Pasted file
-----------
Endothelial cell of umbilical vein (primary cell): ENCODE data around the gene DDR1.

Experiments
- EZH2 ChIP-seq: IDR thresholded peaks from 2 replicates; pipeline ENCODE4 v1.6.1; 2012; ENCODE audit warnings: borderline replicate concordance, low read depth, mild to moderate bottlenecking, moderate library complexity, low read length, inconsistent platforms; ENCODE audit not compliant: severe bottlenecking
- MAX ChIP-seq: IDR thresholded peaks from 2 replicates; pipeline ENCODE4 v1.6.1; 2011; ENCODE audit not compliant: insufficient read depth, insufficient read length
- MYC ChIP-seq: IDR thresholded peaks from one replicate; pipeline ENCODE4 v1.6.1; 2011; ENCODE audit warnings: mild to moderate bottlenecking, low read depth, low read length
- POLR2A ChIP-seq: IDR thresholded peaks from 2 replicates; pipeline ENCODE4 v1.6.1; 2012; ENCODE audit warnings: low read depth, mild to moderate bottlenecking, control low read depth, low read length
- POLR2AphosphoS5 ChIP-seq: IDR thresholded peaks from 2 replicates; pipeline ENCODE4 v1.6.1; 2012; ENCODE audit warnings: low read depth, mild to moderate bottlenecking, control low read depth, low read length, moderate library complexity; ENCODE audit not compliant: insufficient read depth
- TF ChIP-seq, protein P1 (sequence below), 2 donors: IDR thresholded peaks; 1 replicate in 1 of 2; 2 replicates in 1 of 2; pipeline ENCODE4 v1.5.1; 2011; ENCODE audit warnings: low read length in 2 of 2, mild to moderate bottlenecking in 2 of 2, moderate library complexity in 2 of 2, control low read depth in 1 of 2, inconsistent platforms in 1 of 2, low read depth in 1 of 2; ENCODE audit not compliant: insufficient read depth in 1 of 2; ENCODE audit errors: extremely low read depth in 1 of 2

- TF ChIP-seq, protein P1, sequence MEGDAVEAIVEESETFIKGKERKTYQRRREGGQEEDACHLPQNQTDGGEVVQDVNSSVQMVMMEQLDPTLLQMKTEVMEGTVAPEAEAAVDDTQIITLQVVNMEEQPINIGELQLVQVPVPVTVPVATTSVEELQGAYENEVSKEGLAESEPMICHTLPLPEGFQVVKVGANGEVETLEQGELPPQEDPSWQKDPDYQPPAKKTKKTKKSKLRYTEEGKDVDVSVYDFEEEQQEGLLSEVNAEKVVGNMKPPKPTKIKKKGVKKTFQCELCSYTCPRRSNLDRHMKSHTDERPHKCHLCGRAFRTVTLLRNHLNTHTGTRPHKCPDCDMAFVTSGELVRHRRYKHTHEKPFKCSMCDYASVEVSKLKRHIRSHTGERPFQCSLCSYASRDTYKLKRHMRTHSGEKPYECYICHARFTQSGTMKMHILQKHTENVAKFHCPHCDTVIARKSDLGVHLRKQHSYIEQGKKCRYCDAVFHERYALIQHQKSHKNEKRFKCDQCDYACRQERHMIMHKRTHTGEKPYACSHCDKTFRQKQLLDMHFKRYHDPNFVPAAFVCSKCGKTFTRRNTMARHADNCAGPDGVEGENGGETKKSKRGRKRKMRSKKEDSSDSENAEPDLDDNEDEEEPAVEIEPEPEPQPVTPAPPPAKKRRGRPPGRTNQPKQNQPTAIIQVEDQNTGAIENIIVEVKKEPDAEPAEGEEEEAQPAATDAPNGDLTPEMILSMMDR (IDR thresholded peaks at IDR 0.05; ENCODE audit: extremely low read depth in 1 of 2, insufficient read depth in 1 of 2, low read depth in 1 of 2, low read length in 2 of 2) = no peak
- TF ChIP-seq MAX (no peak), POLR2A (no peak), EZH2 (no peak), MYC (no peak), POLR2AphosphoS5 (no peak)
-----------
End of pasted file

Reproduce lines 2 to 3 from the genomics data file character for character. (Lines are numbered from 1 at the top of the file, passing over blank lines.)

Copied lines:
Experiments
- EZH2 ChIP-seq: IDR thresholded peaks from 2 replicates; pipeline ENCODE4 v1.6.1; 2012; ENCODE audit warnings: borderline replicate concordance, low read depth, mild to moderate bottlenecking, moderate library complexity, low read length, inconsistent platforms; ENCODE audit not compliant: severe bottlenecking